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CI/CD best prictices for infrastructure deployment & software delivery automation

CI/CD Best Practices for Infrastructure Deployment & Software Delivery Automation

Software services in general are intended to be very valuable, understood, and shared, and so, the business of software delivery is to release software out to users and consumers. Continuous integration and continuous delivery (CI/CD) provide organisations with the capabilities to deliver software changes of all kinds to users, consistently. There are organisations who ship software/software updates in minutes, not hours, not weeks, months, or longer.  

Lets take a look at CI/CD in depth. 

The CI and CD of CI/CD . 

The CI in CI/CD stands for continuous integration. Continuous integration means that developers often attempt to merge their code changes to a shared repository. It is a system that lets multiple developers to contribute software components to the same project without causing integration issues. When a software change is merged into the repository, CI includes automated testing. 

Continuous Delivery (CD) or Continuous Deployment (CD) are two terms that can be used interchangeably. Both include taking constantly integrated code and making it deployable to a QA (quality assurance) or production environment. Continuous deployment takes the procedure a step further by deploying it to a target environment. 

What is the difference between CI and CD? (A typical question!) 

Software development teams and workflows, benefit from continuous integration (CI). Feature creation is the most difficult task for many development teams. Many businesses are under pressure to perform rapidly while maintaining high levels of quality and innovation. Working with code include writing code, resolving disputes, managing code, and testing, all of which contribute to long deployment lead times, infrequent deployments, and high change failure rates. The solution is to use CI to automate the integration of development changes, hence optimizing the cadence and process of feature development. 

Continuous delivery (CD) makes it possible for operational teams and workflows to be automate and to work together. The goal is to deliver an artifact into a production environment in a safe and repeatable manner. The CD process involves releasing, deploying, and monitoring programs to aid automate the operationalization of services. The rigor of the verification process is increased when an artifact is moved into production or higher settings. Adding more tests to the testing process and to each step or workflow for an environment allows to catch issues before clients notice them. 

What is a CI/CD Pipeline and how does it work?  

The backbone of the current DevOps environment is a CI/CD Pipeline solution, or Continuous Integration/Continuous Deployment. It automates the building, testing, and deployment of applications, bridging the gap between development and operations teams.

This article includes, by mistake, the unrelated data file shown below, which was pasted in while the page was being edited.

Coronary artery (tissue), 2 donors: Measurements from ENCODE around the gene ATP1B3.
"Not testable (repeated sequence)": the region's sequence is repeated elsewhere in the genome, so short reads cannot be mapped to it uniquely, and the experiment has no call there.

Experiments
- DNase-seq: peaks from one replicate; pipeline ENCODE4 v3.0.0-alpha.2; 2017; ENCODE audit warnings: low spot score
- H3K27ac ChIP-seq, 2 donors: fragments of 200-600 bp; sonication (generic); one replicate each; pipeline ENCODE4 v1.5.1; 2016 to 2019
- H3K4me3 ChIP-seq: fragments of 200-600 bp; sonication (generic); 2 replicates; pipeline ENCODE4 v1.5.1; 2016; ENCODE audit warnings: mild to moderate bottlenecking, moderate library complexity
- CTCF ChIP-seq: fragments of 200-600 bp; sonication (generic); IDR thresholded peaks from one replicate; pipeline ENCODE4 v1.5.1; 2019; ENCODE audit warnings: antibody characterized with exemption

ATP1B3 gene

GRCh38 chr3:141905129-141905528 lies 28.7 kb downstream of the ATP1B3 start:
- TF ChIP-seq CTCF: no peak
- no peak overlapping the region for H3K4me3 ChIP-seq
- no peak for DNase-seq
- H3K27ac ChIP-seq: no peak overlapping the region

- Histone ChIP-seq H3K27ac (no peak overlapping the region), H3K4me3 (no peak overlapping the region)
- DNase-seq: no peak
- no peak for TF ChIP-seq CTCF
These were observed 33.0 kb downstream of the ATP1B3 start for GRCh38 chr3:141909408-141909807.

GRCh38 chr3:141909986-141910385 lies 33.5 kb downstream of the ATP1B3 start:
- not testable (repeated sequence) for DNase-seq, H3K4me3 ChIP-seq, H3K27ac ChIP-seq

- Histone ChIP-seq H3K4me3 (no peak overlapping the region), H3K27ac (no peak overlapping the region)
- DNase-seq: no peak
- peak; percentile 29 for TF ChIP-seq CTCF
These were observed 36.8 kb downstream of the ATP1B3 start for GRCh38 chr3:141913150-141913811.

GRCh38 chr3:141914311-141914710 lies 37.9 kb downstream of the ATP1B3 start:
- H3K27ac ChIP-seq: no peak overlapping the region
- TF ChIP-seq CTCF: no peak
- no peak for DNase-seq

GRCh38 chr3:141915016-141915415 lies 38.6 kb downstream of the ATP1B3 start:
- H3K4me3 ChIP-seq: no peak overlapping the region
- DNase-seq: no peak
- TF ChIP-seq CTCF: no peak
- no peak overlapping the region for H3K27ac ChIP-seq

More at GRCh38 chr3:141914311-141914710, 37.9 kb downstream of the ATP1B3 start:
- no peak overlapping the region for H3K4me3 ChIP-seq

Let’s start with a basic grasp of DevOps before going on to the CI/CD pipeline. 

(Beginner’s Guide to CI/CD Pipeline from Scratch – DZone DevOps, 2021) 

DevOps is a software development methodology that includes continuous development, testing, integration, deployment, and monitoring of software throughout its development lifecycle. All of the top firms use this technique to produce high-quality software with shorter development lifecycles, resulting in higher customer satisfaction, which is something that every company desires. 

(Beginner’s Guide to CI/CD Pipeline from Scratch – DZone DevOps, 2021)

The above pipeline depicts how software will progress through the various stages of this lifetime before being delivered to a client or being live in production. 

Let’s look at a CI/CD pipeline situation. Assume you’re developing a web application that will be deployed on live web servers. You will have a team of developers who will write the code and then go on to build the web application. Now, the team of developers will commit this code to a version control system (such as git or svn). The code then passes through the build phase, which is the initial phase of the pipeline, where developers input their code before sending it to a version control system with the appropriate version tag. 

(Beginner’s Guide to CI/CD Pipeline from Scratch – DZone DevOps, 2021) 

Let us say we have Java code that needs to be built before it can be run. It then moves on to the build phase, where it is compiled, after passing through the version control step. You collect all the features of that code from different branches of the repository, merge them, and then compile it with a compiler. The build phase refers to the entire procedure. 

(Beginner’s Guide to CI/CD Pipeline from Scratch – DZone DevOps, 2021) 

After the build step is completed, the testing phase begins. Various types of testing are carried out during this time. The unit test (where you test the chunk/unit of software or its sanity test) is one of them. 

(Beginner’s Guide to CI/CD Pipeline from Scratch – DZone DevOps, 2021) 

After the test is over, you move on to the deploy phase, where you put the code on a staging or test server. You may look at the code or run the app in a simulator right here. 

(Beginner’s Guide to CI/CD Pipeline from Scratch – DZone DevOps, 2021) 

Once the code is deployed successfully, you can run another sanity test. If everything is accepted, then it can be deployed to production.